Get Ready to Rumble with Reading!
Anne Kimbell Grant
Growing Independence and Fluency


Rationale: To read fluently, a student must read quickly, smoothly, and expressively.  In addition, word recognition must be automatic and independent.  If word recognition is automatic, reading becomes an enjoyable experience for a student.  For students to gain automatic word recognition, the reading and re-reading of connected, decodable text is needed.  The more a student comes in to contact with a specific text, the more fluent he or she becomes.  In this lesson, students will learn how to read quickly, smoothly, and expressively in order to gain fluency.  Students will gain fluency through repeated readings and one-minute reads.

Materials: Marker board with sentence "We played basketball last Friday."  written on it, individual pieces of paper with sentence "I like to go shopping with my mother." written on each sheet, chart with a race track on it for each student (charts should go up to one-hundred words per minute), small cut-outs of cars for each student, Velcro to attach each race car, one stopwatch for every two children, multiple copies of In The Big Top(Educational Insights) and of Charlie by Richard Vaughan (enough of each book for every two children) (both books should be marked with pencil after every ten words so that the children can count the words), pencils

1. Direct the students to look at the marker board.  I want to start out by talking about how important it is for readers to read quickly and smoothly.  If we read quickly and smoothly, two things happen as we read: our reading sounds nice and we can understand what we read better.  Also, our reading becomes more fun and enjoyable!  Watch me.  I am going to show you how my reading becomes more and more fun as I read more fluently and smoothly.  I am going to read a sentence one time just like a beginning reader would, and then I am going to read it again like a really good reader would read it.  Listen to how different the two sentences sound.  "W-e pl-ay-e-d b-a-s-k-et-b-a-ll l-a-s-t-F-r-i-d-ay."  That didn't sound natural, did it?  That's because I wasn't reading quickly and smoothly.  Listen again.  "We played basketball last Friday."  The sentence sounded better that time, didn't it?  What did I do the second time that helped the sentence sound right and make more sense?  (Answer: I read more quickly and smoothly.)
2. Now I am going to pair you in groups of two.  Pair the students off homogenously so that they can share a graph and be able to use the same book.  I am going to give the members of each group a sentence to work with.  Pass out paper with "I like to go shopping with my mother."  I want each of you to read the sentence out loud to your partner.  Be sure to pay attention to the way it sounds the first time that each of you reads it.  After you have read it out loud, I want you to read the sentence silently to yourself five times.  Reading the sentence over and over will help it make more sense and sound better.  It will also help you read faster.  Then, read the sentence out loud to your partner again.  Do you notice a difference from the first time that you read it aloud?  What makes it sound better?  (Answer: It is quicker and smoother.)  Did it sound better when you read it the first time or the second time?  (Answer: The second time.)  Way to go!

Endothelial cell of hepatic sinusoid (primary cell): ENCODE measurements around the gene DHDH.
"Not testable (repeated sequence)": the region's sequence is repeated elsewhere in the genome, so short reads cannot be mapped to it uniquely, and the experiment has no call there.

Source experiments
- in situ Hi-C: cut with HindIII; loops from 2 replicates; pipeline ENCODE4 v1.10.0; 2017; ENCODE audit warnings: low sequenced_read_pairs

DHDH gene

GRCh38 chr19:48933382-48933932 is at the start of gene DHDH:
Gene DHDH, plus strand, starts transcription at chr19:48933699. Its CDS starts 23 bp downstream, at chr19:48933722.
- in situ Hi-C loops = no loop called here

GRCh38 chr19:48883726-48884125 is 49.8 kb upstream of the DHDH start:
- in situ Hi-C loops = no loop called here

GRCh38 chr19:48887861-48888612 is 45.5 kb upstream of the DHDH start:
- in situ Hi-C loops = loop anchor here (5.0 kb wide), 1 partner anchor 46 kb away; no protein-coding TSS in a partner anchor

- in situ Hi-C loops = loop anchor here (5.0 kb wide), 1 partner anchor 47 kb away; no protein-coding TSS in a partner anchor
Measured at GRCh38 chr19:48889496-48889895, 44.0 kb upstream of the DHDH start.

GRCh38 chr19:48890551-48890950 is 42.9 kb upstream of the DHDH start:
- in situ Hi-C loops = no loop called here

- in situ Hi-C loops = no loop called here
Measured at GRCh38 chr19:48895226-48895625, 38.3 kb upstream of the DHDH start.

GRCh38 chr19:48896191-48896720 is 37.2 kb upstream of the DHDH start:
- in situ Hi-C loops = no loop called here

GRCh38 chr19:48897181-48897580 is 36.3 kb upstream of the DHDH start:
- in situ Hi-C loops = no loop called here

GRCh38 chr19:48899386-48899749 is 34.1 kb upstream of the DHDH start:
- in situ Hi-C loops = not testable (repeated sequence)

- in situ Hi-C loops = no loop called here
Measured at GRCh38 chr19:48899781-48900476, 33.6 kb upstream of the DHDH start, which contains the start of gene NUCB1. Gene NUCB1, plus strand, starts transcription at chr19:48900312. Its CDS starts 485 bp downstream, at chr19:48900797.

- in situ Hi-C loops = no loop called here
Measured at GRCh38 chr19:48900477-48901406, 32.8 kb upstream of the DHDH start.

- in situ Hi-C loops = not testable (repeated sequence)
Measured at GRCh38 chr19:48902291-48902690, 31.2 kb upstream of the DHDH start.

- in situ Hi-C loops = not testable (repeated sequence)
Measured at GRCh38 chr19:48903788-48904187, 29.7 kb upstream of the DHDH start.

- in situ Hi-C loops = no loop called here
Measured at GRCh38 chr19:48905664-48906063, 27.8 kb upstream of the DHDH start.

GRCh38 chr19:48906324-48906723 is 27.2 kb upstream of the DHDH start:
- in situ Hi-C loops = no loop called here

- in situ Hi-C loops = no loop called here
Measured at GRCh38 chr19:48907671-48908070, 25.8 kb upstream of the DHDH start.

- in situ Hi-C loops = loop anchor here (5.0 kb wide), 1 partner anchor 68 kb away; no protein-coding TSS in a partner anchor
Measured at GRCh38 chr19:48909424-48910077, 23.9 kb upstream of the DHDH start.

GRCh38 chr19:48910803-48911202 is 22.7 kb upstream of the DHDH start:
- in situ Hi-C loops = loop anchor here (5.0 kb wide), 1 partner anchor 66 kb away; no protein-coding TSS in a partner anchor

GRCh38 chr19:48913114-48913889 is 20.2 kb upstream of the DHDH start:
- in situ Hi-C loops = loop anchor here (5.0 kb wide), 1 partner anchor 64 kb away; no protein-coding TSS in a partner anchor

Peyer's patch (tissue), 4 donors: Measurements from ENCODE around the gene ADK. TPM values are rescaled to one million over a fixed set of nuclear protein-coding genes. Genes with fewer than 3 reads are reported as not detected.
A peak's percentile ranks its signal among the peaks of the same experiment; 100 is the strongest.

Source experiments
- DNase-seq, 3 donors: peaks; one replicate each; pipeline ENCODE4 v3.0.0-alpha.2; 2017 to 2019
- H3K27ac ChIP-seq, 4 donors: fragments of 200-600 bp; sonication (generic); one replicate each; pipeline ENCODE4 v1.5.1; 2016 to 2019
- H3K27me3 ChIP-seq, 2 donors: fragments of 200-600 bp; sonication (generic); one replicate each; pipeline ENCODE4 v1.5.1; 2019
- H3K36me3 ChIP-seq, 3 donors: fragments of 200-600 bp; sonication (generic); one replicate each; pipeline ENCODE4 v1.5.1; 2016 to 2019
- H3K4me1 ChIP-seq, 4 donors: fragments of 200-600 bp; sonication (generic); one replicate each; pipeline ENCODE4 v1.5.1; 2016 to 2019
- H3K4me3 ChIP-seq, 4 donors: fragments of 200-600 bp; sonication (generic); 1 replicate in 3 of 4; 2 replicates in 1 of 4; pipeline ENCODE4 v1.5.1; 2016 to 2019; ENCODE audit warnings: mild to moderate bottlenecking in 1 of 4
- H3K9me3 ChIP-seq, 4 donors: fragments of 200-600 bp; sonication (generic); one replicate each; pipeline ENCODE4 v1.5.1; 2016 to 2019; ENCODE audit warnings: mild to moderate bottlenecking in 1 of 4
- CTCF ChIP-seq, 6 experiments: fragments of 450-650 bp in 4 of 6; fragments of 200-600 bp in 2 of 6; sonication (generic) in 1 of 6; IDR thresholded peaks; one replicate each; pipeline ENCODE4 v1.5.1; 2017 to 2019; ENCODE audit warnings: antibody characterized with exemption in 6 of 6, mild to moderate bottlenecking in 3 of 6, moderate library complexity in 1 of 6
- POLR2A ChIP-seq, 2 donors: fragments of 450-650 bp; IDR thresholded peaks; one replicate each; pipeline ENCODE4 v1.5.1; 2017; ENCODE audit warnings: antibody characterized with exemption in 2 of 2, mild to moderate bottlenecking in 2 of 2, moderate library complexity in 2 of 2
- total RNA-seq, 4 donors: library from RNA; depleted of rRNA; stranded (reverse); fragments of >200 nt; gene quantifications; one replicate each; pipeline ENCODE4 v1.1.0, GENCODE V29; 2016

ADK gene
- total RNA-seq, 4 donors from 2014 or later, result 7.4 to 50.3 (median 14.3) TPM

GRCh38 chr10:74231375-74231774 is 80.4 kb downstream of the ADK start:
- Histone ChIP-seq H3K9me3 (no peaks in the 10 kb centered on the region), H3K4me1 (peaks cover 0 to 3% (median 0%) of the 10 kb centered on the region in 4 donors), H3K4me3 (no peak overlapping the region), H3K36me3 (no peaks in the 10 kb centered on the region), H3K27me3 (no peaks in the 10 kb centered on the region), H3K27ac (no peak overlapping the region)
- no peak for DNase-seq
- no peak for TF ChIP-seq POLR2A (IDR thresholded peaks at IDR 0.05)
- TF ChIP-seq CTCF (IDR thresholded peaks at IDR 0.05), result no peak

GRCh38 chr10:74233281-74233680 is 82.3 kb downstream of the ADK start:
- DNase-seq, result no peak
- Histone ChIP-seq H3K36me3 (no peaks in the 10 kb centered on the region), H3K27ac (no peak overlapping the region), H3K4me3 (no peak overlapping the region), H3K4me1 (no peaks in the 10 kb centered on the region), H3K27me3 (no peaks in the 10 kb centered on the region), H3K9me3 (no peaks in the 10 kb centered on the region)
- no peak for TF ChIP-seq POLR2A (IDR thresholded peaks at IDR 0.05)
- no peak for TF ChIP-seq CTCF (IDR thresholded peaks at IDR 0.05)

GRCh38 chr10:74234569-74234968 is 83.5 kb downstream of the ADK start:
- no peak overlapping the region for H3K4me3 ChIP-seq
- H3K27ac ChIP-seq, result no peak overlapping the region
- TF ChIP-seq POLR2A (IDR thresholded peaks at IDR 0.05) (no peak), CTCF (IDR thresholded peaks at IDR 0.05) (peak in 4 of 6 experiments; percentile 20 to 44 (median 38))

3. Now we are going to do it with a real book.  I am going to give each group a book to read.  Pass out the stop watches and various books to each group.  While one member of the group reads the book, the other will be the timer.  The reader will be timed for one minute.  If you are the reader, I want you to read as many words as you can.  If you come to a word that you do not know, use the cover-up method to try to figure it out.  Just place a finger after each letter and sound out the word!  If that does not work, ask your partner for help.  I will walk around the room to help anyone who needs it.  Each group will do this several times so that the reader may become faster and faster with each reading!
4. Pass out the cardboard race tracks and cars. When the timer has timed for one minute, he or she will record the number of words that the reader has read and place the car at that specific number on the race track.  (Each reader will read the book four times.)  Then you will switch and the reader will become the timer.  He or she will do the same thing!  Before you start each new reading, draw a star with your pencil on your track on the number of words that you read so that we can see how much faster you are getting.  I bet that your car will get farther and farther up the track with each reading that you do!

Assessment: Once everyone has finished reading four times I will ask the students to be sure that their names, the date, and the title of the book they read are on their race track charts.  Then, the students will turn them in.  I will assess the children by looking at their progress charts.  The chart will show each student's beginning and ending point and will be turned in for me to evaluate.  I will let the children take the books home to show their families how well they read.  Also, the class will discuss the two books to make sure that each student comprehends the material.

Sources: (Whitney Adams- Speedy reader; Discoveries) (Jordan Orso- On Your Mark, Get Set, READ!; Discoveries)

Eldredge, J. Lloyd.  Teaching Decoding in Holisitc Classrooms.  Englewood Cliffs, NJ: Prentice Hall, Inc., 1995. pp. 122-145

In The Big Top.  Phonics Readers Short Vowels.  Educational Insights.

Vaughan, Richard.  Charlie.  New Zealand, Scholastic, 1990. 24.



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